WordPress Patches Critical Flaw (April 27, 2015)WordPress has released a critical update to fix a vulnerability in its content management system that could be exploited to hijack web admin accounts. An exploit for the vulnerability has been released. Attackers could embed malicious code in a comment. If the attacker has previously made an innocuous post that gets approved by a site administrator, the new comment containing the code would post automatically and the code would execute. The WordPress update brings the most current version to 4.2.1.
SendGrid Provides Additional Information About Breach (April 27, 2015)Email service SendGrid has released a new statement about a breach that occurred several months ago. Earlier this month, the SendGrid said that a breach compromised one customer account. Now the company says that additional information provided by investigators indicates that a breached employee account was used to access internal systems at least three times in February and March. The access obtained through the account was used to steal usernames, email addresses, and hashed passwords for customer and employee accounts.
Telerobotic Surgery Security Concerns (April 24 & 27, 2015)Researchers at the University of Washington departments of Electrical Engineering and Computer Science and Engineering have published a paper describing how they found vulnerabilities in devices used to perform remote surgery. Despite annual increases of 20 percent in sales of telerobotic surgery equipment, security from attacks has not been a top concern in their development. The researchers found that attackers could potentially disrupt and even hijack the surgery equipment. Because the communications might need to occur in extreme conditions, secure Internet connections are not a given.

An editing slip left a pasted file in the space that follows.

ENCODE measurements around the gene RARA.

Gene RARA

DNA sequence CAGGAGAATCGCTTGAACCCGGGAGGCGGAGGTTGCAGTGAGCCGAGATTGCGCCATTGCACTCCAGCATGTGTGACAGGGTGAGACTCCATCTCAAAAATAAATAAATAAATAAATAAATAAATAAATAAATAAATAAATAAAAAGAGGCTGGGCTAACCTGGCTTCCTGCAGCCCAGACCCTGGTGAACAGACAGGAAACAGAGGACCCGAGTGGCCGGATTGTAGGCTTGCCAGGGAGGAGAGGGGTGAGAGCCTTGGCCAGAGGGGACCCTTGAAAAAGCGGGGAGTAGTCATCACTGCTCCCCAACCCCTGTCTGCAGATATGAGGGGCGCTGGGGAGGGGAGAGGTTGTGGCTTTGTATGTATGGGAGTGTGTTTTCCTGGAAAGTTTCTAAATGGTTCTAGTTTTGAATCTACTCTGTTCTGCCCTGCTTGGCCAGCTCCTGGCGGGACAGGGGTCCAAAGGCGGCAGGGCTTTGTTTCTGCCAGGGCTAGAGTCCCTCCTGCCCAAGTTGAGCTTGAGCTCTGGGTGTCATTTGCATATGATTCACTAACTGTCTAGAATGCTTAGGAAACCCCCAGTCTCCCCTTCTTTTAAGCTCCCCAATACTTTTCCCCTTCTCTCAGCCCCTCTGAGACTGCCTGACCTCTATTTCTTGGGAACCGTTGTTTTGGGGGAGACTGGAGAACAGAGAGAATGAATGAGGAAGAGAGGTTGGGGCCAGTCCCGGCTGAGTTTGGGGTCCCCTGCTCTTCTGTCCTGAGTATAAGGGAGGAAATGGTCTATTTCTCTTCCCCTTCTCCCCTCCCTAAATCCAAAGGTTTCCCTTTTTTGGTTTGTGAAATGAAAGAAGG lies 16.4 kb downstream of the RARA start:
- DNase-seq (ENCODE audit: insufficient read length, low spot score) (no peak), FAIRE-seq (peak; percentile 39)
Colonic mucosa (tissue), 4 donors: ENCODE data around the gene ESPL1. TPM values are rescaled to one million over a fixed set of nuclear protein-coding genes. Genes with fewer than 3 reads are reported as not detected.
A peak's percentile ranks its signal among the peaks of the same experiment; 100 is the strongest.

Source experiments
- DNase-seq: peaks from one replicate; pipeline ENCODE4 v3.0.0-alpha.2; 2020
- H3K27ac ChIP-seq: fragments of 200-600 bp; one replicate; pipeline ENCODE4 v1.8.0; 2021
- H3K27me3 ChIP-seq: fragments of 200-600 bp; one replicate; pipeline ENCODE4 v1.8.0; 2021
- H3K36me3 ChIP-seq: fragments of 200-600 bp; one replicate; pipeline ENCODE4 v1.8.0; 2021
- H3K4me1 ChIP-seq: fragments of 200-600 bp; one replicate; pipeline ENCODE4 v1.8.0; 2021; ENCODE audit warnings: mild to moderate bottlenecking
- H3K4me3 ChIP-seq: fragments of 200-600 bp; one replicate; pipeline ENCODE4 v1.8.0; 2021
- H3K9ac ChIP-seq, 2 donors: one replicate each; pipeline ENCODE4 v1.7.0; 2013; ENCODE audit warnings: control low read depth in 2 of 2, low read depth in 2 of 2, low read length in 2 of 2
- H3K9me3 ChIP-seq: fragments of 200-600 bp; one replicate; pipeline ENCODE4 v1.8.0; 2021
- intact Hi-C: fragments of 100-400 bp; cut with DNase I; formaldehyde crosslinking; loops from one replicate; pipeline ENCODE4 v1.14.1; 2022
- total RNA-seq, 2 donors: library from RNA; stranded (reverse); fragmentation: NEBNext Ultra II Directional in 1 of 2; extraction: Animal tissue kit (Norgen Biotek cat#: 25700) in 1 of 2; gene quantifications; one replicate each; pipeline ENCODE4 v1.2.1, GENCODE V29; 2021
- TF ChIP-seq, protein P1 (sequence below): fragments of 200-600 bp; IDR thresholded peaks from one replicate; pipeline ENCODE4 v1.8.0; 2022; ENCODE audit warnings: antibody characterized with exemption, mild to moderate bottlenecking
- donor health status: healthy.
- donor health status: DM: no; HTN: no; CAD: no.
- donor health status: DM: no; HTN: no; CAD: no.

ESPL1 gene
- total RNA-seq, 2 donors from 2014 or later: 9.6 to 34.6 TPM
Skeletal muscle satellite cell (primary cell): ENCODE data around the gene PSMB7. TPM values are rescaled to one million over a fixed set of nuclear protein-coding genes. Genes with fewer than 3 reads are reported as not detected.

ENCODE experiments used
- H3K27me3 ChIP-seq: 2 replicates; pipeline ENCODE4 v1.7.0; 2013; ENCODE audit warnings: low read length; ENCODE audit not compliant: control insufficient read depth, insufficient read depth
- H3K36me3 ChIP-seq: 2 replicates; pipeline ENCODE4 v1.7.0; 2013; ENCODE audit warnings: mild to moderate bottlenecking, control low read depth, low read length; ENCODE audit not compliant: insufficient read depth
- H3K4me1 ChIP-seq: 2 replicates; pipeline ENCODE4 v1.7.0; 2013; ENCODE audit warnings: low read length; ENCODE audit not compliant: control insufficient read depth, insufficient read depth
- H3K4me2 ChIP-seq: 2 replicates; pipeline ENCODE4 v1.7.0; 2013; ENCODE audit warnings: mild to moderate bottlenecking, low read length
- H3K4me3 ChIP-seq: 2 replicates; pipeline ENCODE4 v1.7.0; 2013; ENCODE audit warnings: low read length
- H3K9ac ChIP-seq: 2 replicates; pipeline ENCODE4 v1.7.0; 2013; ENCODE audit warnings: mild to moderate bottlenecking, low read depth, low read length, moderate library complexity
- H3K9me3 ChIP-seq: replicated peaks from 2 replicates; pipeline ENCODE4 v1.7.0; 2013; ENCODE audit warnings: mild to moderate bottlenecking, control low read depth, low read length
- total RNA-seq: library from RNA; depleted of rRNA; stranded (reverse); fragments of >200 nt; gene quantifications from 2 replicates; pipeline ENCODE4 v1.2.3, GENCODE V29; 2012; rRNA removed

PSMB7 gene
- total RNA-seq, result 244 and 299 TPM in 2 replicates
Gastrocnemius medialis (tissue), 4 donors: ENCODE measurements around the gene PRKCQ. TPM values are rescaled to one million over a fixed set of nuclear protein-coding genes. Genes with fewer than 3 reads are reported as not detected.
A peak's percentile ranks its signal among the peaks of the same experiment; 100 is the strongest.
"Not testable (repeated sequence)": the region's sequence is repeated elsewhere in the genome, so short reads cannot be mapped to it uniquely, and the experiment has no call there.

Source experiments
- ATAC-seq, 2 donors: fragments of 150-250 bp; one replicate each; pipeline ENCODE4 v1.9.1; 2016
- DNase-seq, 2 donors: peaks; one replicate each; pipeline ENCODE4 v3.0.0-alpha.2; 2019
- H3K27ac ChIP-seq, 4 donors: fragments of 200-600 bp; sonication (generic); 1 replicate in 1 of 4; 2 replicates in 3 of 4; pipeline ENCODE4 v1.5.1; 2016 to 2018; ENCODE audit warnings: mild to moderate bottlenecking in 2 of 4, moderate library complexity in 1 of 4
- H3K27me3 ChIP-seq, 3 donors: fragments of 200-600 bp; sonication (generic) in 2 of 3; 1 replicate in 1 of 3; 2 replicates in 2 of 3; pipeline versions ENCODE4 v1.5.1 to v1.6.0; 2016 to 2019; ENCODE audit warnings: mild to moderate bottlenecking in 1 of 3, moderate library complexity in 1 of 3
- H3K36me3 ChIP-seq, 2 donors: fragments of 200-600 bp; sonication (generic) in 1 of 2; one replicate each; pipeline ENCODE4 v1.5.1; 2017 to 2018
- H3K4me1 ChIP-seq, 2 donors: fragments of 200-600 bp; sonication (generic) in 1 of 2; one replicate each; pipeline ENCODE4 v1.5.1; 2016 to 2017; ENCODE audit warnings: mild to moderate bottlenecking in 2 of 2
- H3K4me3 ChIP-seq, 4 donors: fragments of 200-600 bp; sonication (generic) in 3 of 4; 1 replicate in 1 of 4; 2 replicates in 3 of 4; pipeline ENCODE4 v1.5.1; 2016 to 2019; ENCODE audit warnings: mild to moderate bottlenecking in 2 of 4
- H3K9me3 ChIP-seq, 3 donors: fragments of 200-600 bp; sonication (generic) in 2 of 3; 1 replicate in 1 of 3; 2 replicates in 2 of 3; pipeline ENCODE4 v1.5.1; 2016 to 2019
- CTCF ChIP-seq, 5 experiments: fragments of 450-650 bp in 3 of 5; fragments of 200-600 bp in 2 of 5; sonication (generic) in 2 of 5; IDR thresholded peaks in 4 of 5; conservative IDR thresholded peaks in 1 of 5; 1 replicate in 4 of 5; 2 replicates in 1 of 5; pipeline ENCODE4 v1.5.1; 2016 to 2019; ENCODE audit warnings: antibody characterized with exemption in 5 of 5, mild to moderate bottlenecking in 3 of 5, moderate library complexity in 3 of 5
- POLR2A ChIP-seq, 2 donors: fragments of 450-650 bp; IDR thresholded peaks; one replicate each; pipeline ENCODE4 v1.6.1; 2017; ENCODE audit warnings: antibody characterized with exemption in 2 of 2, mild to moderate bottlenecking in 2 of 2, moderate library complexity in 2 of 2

[Editor's Note (Pescatore): The FDA has been slooowly ramping up the attention in pays to cybersecurity in medical device certification, but if you picked one area to focus on for some "quick wins" this is it. ]
iOS Apps Using Outdated Networking Library (April 24 & 27, 2015)About 25,000 iOS apps are using an old version of a networking library that could expose data in transit. The issue lies in Secure Sockets Layer (SSL) code on the AFNetworking library. Developers are being urged to update their apps.
Building National Cyber Security Defense (April 26, 2015)David Pogue's April 26 segment on CBS Sunday Morning looks at the need for the US to develop strong defense against cyber attacks. Pogue's story includes Alabama high school students who took first place in the Air Force Association's National Cyber Patriot Competition; and Ed Skoudis describing CyberCity, which allows people developing cyber defense skills to defend a city that runs on the actual equipment a city would use.
Many Agency Breaches Could Have Been Prevented With Strong Authentication (April 24, 2015)According to the Office of Management and Budget's (OMB's) annual Federal Information Security management Act (FISMA) report to Congress for 2014, 52 percent of cyber security incidents at US government agencies in FY 2014 involved weak authentication. That figure did decrease from FY 2013, when 65 percent of incidents were related to weak authentication. Excluding the Defense Department, just 41 percent of civilian CFO Act agencies have employed strong authentication as defined in the FISMA report.